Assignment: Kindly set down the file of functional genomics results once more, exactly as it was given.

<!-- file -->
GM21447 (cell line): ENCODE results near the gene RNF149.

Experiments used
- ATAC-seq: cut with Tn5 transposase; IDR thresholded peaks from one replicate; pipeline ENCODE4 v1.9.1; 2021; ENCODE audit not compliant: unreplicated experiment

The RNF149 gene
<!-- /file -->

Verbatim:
GM21447 (cell line): ENCODE results near the gene RNF149.

Experiments used
- ATAC-seq: cut with Tn5 transposase; IDR thresholded peaks from one replicate; pipeline ENCODE4 v1.9.1; 2021; ENCODE audit not compliant: unreplicated experiment

The RNF149 gene